Make sure there are no poisonous houseplants around such as mistletoe, poinsettia, amaryllis, and holly. Lock up cleaning supplies and medicines. Block access to elevated porches, balconies, and decks. Also, keep the toilet lid closed, secure electrical cords and remove any plastic materials.
You should not leave the puppy unsupervised if it has access to your whole house. Buy proper chewing toys and reward the puppy for chewing the right things. Start with training as soon as possible, it will make your life with the new family member much easier.
Visit the Veterinarian Regularly
You are now responsible for the dog’s wellbeing. An important aspect of this includes regular check-ups with a veterinarian. Between 6 and 16 weeks a puppy requires several rounds of vaccines to keep it from getting sick.
After that, you should visit the veterinarian at least once a year for check-ups. You may also want to consider dog health insurance for anything unexpected. Another important aspect to consider is spay and neuter. If you don’t want a litter of puppies, it’s best to spay or neuter your dog to avoid any unwanted surprises.
Feed Your Puppy Properly
This doesn’t just mean enough food; it entails a well-balanced nutritional diet. You will notice that there are specifically formulated dog food for puppies. The first year is the most critical. Your puppy’s, teeth, muscles, bones, and even fur will be growing rapidly. A puppy requires more daily calories than a mature dog. Carefully read the product labels to ensure your puppy digests the correct balance of fat and protein.
Also, stick to the recommended serving size and feeding schedule. Don’t feed your puppy any table scraps, bones or big snacks between meals.
Train your puppy
As mentioned above, you should start training your dog right away. Puppies can benefit from training tips early on in their development.
Reward your puppy with lots of praise and occasionally some treats. Dogs love affirmation and attention, the more fuss you make over the puppy doing something right, the more responsive it will be. House-training can be tricky. But the secret to success is consistency. In the beginning, your puppy will need a bathroom break about 20 to 30 minutes after eating. Take the puppy outside to the spot where you want it to go and use a command such as “go toilet”. Remember to offer plenty of praise when it obeys.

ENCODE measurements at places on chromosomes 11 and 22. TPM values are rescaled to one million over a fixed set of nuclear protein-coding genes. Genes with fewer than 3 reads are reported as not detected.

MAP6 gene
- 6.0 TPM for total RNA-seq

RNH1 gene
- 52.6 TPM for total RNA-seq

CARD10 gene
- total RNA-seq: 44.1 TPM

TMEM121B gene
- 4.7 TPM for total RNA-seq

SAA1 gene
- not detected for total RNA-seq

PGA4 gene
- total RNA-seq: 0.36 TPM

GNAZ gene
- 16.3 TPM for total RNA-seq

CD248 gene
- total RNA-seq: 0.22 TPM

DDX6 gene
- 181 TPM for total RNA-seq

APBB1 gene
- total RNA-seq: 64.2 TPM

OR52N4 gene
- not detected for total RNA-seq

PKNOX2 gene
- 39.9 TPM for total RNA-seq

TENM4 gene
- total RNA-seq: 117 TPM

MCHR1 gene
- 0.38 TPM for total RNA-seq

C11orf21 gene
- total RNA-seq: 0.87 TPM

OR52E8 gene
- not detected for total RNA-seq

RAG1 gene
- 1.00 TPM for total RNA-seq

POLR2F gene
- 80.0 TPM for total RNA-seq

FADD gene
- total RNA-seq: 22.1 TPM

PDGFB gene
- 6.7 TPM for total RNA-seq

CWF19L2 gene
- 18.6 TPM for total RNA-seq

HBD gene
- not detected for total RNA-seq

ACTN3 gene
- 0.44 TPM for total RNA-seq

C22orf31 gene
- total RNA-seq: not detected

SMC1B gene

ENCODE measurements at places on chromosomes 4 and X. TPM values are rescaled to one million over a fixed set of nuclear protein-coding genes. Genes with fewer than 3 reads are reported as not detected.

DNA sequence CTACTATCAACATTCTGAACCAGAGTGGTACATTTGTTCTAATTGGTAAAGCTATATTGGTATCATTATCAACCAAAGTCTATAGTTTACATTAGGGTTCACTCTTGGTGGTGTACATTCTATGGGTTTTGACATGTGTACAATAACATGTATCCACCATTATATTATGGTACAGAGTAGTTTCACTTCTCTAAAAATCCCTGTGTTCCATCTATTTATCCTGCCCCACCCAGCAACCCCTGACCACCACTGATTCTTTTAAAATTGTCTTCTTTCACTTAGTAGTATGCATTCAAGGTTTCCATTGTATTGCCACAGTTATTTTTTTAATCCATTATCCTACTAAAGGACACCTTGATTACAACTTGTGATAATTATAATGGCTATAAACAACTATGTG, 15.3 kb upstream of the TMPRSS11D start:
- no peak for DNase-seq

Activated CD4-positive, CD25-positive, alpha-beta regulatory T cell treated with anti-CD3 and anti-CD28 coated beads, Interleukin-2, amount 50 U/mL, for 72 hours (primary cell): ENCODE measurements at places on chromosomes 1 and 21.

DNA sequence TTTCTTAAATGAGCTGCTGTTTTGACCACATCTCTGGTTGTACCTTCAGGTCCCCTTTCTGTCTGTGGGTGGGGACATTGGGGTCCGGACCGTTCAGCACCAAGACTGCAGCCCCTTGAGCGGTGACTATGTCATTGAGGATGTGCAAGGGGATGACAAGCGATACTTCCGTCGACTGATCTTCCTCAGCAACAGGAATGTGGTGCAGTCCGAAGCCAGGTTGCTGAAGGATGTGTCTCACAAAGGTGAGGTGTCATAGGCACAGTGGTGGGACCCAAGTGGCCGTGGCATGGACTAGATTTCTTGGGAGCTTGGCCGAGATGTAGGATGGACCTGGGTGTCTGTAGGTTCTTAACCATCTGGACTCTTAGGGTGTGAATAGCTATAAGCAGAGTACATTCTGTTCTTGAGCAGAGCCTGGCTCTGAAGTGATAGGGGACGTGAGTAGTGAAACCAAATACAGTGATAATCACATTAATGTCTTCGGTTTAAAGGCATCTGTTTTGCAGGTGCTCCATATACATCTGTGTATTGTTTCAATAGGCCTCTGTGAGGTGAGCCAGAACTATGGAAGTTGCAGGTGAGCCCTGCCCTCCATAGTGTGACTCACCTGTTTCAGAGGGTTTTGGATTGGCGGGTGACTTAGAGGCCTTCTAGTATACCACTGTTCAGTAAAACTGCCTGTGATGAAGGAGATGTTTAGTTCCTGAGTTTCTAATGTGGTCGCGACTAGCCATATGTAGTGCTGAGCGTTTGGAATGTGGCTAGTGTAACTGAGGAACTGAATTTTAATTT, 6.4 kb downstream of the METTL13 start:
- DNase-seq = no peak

Some people even train their dogs to do their “business” in the flower beds, eliminating the need to pick up the poo afterward. If you don’t mind the extra “fertilizer”— this is quite a handy trick.
Be Loving, Patient and Kind
Your little puppy is new to the world, in the same way as a human baby. It has a lot of new things to learn and experience. Even with the best training, you will be cleaning up a few bathroom mishaps in the beginning and you might lose a pair of your favourite shoes that you accidentally left on the floor.
You have to exercise lots of patience in the beginning. Be patient with the learning curve your new dog will go through. With proper love and care your dog will grow into a great companion. In the end, all the hard work will be worth it.
You will have to invest lots of time in your dog, for instance setting out time in your schedule for regular walks. Dogs need lots of attention and when they don’t get it, then they become very challenging to manage.